Third, common performance metrics allow benchmarking against competitors and across industries. Many performance metrics are accepted as use for comparative analysis. Benchmarking can provide insight regarding the optimum level of asset care. But remember that achieving certain levels of performance metrics may or may not provide a competitive advantage. A site’s MTBF for rotating assets of 40 months, for example, might be considered good until the industry’s benchmark is learned to be more than 60 months. This difference can lead to one site spending more for rotating-asset care than its competitors. The ability to benchmark with performance metrics is best used to allow owners to revise their asset-care and maintenance-delivery strategies to approach an optimum level.
Make metrics work
Performance metrics often lack the proper design (alignment, hierarchy) and are poorly implemented, i.e., they lack identified responsibilities and are hard to collect and report. Also, owners tend to manage with lagging metrics which are strategic in nature. Personnel may not know how they can affect these strategic metrics. This often produces the wrong behaviors needed to achieve the strategy. Also, the right mix of lagging and leading (tactical) metrics are not used. Complicating deployment is the amount of metrics used to drive the manufacturing strategy. The more that are used, the harder it is to see the “big picture” of improvement. Generally, less than five lagging metrics are needed, combined with the same number of leading metrics.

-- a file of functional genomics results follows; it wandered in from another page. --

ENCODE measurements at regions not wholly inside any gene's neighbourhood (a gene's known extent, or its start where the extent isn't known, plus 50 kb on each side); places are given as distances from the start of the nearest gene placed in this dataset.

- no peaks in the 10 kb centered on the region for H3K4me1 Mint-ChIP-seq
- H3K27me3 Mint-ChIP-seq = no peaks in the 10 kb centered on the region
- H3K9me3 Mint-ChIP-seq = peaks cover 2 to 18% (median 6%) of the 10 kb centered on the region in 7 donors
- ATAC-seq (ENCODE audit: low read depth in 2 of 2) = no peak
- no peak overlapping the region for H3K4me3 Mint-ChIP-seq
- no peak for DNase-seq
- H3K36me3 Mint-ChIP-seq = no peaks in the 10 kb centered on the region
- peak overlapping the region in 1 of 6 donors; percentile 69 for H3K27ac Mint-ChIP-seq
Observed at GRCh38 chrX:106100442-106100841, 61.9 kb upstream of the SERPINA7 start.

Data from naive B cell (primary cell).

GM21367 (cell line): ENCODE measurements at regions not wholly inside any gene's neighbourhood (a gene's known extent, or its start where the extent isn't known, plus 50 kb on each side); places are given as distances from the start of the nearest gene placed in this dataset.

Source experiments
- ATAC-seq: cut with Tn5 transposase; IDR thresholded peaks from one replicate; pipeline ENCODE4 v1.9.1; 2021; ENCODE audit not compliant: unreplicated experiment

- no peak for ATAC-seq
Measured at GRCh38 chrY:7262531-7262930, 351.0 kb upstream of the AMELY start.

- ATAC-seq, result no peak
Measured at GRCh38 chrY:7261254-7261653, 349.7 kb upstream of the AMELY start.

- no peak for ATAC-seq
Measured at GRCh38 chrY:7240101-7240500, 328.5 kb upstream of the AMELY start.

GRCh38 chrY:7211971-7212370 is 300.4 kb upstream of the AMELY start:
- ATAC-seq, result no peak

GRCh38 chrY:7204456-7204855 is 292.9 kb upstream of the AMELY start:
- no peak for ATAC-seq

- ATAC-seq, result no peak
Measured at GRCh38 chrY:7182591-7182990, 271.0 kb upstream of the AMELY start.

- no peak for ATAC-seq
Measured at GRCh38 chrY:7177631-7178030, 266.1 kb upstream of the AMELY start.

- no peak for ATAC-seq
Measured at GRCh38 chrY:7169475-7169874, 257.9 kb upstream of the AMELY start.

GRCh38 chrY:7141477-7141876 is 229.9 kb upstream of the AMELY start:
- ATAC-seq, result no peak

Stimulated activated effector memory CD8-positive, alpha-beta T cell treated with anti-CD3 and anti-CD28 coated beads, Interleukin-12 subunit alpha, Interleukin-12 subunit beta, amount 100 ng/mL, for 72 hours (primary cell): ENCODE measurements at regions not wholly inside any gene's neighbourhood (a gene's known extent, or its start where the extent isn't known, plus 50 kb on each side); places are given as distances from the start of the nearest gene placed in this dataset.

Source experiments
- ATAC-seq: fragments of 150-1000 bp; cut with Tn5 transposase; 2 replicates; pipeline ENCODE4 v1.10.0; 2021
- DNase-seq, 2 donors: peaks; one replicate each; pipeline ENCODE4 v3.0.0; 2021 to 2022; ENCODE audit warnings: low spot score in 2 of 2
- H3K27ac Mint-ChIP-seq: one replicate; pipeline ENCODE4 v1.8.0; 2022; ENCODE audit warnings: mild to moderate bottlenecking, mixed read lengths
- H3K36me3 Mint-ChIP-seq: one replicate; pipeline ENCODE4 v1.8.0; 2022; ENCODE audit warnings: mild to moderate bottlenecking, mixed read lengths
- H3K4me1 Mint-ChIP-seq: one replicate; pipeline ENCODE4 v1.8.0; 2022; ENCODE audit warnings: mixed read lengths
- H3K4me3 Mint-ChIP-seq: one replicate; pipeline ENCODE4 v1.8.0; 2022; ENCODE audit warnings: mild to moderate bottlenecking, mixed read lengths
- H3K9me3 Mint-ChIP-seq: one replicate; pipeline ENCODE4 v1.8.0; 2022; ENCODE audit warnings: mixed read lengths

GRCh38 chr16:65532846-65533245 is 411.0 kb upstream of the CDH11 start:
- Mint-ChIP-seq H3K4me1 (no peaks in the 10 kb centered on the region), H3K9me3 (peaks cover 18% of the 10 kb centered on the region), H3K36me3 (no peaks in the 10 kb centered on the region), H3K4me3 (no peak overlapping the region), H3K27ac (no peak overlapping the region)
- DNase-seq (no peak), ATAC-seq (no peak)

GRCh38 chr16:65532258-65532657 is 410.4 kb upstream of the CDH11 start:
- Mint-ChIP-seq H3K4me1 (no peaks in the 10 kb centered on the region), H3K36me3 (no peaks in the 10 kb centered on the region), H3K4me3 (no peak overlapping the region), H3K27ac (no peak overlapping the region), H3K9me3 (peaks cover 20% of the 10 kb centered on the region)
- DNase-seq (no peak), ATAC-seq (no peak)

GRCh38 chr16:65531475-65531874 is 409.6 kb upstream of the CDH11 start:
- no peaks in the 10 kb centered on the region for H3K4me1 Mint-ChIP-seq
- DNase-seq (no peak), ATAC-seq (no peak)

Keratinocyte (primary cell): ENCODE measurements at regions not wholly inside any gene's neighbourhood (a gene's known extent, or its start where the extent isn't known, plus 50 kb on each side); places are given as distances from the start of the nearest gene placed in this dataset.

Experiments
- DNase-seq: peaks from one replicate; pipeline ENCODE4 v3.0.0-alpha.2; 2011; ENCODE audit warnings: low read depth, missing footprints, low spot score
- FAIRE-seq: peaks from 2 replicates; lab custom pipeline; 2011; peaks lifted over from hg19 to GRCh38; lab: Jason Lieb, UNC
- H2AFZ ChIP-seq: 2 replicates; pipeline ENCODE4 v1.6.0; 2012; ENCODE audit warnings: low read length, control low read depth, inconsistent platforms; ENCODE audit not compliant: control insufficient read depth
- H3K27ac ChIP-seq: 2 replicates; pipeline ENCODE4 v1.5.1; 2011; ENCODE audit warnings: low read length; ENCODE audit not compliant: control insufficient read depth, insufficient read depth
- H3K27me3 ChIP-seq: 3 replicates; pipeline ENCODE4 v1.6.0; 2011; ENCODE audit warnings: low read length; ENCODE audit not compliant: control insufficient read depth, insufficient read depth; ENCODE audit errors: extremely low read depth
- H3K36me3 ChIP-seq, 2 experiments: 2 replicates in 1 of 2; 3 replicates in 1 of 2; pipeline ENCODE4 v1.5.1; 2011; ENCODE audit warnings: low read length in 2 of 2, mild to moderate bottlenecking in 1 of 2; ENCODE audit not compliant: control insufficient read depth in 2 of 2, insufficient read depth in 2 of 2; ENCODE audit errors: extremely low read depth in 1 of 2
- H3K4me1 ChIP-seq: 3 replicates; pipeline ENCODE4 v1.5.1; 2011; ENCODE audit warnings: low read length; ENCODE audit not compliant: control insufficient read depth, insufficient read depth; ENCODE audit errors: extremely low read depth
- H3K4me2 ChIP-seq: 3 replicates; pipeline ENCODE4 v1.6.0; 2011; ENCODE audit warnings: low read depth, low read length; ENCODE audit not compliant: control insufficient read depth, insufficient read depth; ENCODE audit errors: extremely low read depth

Patience is especially important in making performance metrics work. Managers should avoid the tendency to take a “knee-jerk” reaction to metrics that are not trending toward targets. Many times, the work practices being implemented have not been fully outlined. This can mean that progress, at first, seems slow as participants learn new roles and sometimes revert to old ways. Cultural change is the last to occur. Eventually, the performance metrics will show slow, but steady, progress if the site is patient and persistent.
Proper implementation of performance metrics requires:
- Assignments for collecting, reporting, analyzing, and follow-up tasks
- Alignment with maintenance execution work-process steps
- The setting of intermediate targets, not just those that represent a “stretch”
- Proper leveraging of the computerized maintenance management system (CMMS) to minimize or eliminate the preparation and collection of individual spreadsheets